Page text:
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Individuals or corporations leaving Canada are subject to what is usually referred to as a departure tax. For individuals emigrating from Canada there is a deemed disposition of most assets, resulting in tax on the capital gain realized as a result of the deemed disposition. The provisions for corporations are complex but they attempt to mimic capital gains that would occur if the corporation were sold, taking into account accumulated PUC (paid up capital), debts/obligations and any prior emigration or branch tax paid by the corporation on a previous emigration that occurred prior to 1996.

Disclaimer:

"This article provides information of a general nature only. It is only current at the posting date. It is not updated and it may no longer be current. It does not provide legal advice nor can it or should it be relied upon. All tax situations are specific to their facts and will differ from the situations in the articles. If you have specific legal questions you should consult a lawyer."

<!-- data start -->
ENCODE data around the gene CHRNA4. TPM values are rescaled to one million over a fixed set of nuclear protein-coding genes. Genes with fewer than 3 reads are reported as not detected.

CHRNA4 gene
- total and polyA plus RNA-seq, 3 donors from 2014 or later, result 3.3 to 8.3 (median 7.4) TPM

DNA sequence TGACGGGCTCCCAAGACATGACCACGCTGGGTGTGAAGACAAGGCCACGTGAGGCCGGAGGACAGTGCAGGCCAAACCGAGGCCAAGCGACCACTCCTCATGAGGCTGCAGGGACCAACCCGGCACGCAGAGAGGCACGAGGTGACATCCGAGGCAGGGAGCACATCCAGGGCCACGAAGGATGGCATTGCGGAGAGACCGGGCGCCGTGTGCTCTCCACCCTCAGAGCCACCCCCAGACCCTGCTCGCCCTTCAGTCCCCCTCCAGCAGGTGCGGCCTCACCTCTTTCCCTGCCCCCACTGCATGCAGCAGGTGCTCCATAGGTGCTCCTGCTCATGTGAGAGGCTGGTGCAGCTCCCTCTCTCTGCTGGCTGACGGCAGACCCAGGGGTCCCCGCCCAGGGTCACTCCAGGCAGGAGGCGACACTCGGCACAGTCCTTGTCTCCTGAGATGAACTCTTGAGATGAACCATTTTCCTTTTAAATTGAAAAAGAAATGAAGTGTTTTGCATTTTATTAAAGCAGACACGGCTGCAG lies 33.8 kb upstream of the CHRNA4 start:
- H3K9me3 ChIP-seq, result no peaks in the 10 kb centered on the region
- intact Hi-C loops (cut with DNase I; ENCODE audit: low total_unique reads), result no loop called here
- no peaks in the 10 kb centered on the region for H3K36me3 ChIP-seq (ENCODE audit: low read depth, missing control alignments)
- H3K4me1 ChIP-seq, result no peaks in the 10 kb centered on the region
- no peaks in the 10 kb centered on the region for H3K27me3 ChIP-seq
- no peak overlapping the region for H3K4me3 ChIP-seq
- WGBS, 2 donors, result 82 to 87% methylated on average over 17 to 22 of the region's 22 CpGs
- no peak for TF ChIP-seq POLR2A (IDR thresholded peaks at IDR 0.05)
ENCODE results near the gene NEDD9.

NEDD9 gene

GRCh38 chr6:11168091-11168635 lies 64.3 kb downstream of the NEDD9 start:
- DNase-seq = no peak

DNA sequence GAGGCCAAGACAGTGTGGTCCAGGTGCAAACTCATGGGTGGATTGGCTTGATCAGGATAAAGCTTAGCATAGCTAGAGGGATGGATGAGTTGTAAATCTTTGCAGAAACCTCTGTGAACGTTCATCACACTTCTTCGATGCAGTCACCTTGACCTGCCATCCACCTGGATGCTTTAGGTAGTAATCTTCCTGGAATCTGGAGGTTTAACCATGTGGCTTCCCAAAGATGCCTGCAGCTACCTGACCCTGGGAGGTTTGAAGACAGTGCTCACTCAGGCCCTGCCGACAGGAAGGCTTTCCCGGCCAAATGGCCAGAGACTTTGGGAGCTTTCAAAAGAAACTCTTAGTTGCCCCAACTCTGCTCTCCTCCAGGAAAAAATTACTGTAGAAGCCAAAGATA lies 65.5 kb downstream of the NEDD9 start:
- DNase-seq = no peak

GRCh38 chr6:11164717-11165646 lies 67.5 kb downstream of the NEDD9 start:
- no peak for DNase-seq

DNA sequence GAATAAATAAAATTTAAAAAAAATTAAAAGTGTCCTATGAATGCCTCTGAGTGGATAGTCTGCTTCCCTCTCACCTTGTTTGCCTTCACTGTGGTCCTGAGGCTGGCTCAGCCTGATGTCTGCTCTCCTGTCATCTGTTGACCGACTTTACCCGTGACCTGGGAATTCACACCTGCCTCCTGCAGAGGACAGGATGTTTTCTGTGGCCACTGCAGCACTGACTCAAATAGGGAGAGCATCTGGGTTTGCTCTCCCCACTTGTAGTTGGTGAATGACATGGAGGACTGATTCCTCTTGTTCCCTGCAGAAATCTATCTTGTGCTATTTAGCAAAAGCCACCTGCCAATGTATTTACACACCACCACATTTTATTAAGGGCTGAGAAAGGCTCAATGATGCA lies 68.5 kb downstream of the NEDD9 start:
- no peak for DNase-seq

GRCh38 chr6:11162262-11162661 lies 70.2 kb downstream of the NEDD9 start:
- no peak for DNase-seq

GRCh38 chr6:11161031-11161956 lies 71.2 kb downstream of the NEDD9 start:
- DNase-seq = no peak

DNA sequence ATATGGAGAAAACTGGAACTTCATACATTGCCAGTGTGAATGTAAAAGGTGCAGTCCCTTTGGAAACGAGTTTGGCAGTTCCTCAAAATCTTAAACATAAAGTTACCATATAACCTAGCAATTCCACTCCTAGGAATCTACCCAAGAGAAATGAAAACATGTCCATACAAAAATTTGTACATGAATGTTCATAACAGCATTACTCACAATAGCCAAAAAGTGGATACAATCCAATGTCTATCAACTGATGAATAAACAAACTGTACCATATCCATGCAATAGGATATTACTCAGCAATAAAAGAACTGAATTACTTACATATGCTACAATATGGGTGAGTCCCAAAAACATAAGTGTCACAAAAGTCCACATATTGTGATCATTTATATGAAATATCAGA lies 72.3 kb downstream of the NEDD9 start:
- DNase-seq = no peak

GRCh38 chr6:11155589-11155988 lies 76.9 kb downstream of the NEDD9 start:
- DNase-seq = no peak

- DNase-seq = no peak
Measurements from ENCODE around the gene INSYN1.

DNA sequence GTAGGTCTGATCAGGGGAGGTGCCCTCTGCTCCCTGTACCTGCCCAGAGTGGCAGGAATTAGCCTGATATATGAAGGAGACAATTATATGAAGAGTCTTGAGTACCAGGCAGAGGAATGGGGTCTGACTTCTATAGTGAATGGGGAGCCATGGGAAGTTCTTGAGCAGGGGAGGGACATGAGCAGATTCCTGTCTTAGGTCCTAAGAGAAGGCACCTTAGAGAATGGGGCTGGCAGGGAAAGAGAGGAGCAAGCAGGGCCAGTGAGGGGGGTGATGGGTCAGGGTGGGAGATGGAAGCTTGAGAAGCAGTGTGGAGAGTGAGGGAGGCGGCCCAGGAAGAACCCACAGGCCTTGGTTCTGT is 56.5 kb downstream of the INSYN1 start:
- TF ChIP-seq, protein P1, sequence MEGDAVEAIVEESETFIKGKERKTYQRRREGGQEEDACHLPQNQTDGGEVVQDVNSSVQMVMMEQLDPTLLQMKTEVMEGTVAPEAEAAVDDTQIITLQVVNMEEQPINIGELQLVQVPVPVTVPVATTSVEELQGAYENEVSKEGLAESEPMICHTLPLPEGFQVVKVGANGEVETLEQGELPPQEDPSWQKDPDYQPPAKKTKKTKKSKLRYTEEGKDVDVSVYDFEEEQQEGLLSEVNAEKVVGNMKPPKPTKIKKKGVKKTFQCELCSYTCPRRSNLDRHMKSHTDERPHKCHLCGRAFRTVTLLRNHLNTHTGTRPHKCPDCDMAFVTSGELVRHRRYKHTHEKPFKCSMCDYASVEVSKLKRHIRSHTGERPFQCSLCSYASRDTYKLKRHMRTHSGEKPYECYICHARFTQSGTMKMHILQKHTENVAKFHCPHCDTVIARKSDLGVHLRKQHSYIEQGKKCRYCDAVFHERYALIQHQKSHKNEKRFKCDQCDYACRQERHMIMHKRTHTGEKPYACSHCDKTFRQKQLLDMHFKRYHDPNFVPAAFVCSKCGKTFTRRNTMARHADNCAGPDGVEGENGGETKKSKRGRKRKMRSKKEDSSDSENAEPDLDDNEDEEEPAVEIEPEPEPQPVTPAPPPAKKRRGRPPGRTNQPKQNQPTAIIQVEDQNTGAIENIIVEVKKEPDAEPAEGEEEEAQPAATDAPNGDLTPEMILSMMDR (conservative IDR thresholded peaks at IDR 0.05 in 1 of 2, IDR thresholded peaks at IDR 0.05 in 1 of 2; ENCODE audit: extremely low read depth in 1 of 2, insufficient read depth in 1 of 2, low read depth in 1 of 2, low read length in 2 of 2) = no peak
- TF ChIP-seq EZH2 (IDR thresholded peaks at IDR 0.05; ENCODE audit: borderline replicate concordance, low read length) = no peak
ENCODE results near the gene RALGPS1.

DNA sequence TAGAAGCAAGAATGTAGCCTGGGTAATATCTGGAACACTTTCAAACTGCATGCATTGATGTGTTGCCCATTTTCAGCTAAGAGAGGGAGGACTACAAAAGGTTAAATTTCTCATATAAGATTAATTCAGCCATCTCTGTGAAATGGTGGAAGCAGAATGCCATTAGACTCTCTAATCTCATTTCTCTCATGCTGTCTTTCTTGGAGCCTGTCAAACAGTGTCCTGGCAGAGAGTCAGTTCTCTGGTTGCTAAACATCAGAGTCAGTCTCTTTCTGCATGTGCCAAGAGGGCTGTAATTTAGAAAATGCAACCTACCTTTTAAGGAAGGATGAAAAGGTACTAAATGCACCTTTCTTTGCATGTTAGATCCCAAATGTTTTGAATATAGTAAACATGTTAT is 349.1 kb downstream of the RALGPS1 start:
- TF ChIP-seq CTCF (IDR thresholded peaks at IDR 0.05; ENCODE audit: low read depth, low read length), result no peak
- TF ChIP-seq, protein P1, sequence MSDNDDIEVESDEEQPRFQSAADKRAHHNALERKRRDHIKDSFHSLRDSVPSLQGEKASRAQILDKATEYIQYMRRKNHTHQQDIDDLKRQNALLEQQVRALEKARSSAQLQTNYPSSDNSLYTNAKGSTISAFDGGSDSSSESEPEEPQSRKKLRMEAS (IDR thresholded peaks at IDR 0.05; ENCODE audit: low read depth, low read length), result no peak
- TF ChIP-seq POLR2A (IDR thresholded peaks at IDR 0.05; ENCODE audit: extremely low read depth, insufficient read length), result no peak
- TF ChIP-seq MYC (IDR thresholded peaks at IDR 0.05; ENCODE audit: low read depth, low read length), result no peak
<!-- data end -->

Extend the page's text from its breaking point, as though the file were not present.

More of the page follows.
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Departure Tax
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A Canadian Tax Lawyer’s Guide to Deemed Dispositions
Principal Residence Exemption from Taxation of Cottages
Principal Residence Exemption from Taxation of Cottages
Tax Guidance for Assignors in Real Estate Assignment Transactions
Lifetime Capital Gains Exemption & Qualified Small Business Corporation Shares
Principle Residence Exemption and House Flipping
Nature of Trade
A Guide to Adventure or Concern in Nature of Trade
Taxation for Capital Gains & Capital-Gains Reserve for Future Proceeds
Capital-Gains Implications of Gifts & Other Non-Arm’s-Length Transactions Deviating from Market Value: Subsection 69(1) of Canada’s Income Tax Act – A Canadian Tax Lawyer’s Analysis